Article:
All this is happening in my unconsciousness; I’m not consciously telling myself I should forfeit a healthy meal for a crappy one, in other words. But when I start craving lunch and all I can think about is grabbing something quick so I can get right back to work, it’s pretty clear to me how the actions and choices that we (society) make as a whole affect me, negatively.

What’s more, the people who are highly-revered in our society are those who do more with less. Those who make efficient decisions, sacrificing themselves and the world around them.

And it’s the people who try to live consciously who really suffer. I want to have time to make a healthy, home-cooked meal; I want leisure time; I want to commute to places responsibly. And yet, somewhere inside I’m telling myself that unless I work 60 hours a week and make $80K (so I can buy crap I don’t want or need) I’m inferior. Unless I sacrifice my ideals and beliefs for cultural norms, I’m a failure. No matter where I go or how much I try to shield myself from advertising and consumerism, it’s still there, all around me–and I have to be a part of it, even though I really don’t want to.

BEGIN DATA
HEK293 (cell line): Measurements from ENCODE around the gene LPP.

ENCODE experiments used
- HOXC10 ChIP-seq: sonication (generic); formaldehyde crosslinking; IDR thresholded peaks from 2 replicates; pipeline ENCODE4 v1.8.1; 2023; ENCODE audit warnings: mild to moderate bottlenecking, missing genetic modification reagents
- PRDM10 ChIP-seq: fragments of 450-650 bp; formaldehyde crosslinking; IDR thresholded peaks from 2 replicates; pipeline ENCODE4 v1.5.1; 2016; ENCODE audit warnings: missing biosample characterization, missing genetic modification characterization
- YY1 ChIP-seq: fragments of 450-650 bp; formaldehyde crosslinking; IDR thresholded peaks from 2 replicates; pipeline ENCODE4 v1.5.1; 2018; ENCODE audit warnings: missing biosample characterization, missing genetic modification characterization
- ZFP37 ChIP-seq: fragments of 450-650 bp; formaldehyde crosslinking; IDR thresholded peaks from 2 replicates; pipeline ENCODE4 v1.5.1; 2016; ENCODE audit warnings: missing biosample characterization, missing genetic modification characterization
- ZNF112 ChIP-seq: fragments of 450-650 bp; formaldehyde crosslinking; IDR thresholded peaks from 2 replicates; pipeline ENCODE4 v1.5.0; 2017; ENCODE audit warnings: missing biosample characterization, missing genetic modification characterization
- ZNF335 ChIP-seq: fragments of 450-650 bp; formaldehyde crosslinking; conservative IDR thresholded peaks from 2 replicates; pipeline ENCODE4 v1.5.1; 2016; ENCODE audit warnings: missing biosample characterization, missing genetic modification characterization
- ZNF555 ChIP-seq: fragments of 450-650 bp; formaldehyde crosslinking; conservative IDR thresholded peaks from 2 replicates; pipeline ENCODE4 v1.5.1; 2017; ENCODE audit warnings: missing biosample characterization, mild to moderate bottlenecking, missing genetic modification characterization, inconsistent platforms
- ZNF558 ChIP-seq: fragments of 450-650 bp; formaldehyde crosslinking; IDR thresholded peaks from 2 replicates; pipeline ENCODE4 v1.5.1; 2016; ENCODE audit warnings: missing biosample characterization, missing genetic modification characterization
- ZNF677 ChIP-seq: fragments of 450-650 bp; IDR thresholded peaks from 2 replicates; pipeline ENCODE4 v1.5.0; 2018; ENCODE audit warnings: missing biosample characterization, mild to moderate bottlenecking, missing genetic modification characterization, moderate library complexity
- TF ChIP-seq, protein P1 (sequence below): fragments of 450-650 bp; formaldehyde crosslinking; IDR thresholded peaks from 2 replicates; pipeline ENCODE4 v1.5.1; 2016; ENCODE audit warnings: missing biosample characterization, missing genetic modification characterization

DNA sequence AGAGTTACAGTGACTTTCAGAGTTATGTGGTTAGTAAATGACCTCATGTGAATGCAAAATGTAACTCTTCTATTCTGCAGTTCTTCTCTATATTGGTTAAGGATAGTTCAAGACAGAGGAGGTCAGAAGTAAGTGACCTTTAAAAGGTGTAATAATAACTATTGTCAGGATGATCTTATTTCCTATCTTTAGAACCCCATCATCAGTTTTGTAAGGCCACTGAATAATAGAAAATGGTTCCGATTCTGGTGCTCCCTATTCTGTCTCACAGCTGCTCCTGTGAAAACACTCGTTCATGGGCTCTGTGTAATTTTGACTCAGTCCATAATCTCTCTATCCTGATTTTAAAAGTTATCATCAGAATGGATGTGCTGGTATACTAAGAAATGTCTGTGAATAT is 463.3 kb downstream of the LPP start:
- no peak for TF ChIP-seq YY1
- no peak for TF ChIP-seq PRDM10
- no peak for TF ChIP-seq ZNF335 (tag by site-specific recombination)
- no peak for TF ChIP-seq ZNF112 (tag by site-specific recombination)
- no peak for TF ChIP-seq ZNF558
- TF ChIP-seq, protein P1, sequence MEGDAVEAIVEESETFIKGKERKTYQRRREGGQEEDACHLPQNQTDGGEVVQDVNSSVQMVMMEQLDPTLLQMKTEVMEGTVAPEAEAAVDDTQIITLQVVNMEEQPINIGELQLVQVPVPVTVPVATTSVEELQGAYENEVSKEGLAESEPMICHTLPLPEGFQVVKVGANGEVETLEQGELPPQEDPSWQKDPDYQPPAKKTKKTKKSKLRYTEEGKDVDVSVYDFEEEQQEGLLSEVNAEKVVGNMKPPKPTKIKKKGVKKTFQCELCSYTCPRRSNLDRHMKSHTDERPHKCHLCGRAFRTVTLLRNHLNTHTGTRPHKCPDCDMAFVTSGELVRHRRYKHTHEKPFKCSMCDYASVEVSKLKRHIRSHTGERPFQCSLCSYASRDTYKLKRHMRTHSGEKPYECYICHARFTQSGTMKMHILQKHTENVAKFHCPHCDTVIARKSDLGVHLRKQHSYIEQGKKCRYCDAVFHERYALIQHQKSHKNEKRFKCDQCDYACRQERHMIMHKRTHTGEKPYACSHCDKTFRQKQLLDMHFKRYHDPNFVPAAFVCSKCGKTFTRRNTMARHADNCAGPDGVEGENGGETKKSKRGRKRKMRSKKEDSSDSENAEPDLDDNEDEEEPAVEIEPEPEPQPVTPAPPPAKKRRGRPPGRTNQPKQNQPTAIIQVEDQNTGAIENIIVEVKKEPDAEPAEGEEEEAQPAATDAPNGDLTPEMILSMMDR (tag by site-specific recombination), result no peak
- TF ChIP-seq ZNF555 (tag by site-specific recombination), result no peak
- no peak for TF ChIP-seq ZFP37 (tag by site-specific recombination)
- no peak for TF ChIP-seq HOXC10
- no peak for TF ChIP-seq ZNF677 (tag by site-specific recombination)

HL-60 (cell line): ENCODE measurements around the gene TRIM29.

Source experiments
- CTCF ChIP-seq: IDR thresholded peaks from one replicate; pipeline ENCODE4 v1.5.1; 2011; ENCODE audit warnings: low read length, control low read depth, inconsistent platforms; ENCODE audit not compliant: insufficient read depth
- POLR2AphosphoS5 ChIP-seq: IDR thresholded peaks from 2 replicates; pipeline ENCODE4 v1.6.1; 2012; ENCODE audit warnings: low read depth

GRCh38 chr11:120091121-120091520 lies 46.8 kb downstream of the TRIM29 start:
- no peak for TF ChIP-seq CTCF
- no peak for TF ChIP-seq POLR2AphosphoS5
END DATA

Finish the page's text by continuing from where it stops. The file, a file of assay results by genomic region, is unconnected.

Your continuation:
***

I went downtown the other day to people watch. I sat in the same spot for about an hour, watching the business professionals go about their day. It was stressful for me because everyone looked stressed–never quick enough, never good enough, never smart enough plastered on their faces. I felt sorry for them (in the same way that I feel sorry for myself).

At one point two men came out of an office and lit up cigarettes. They smoked in silence for awhile until a bum passed by and sat down next to them. The men moved away as the bum snickered at them. I could see them laughing at the bum–or what I perceived as laughter, at least. Anyway, right there in front of me were two extremes: the business professionals conformed to cultural norms while the bum rejected them; the business professionals educated, the bum not (presumably), etc. But how different are they?

I’m not convinced there is that much difference, but I’m positive that I don’t want to be either of them.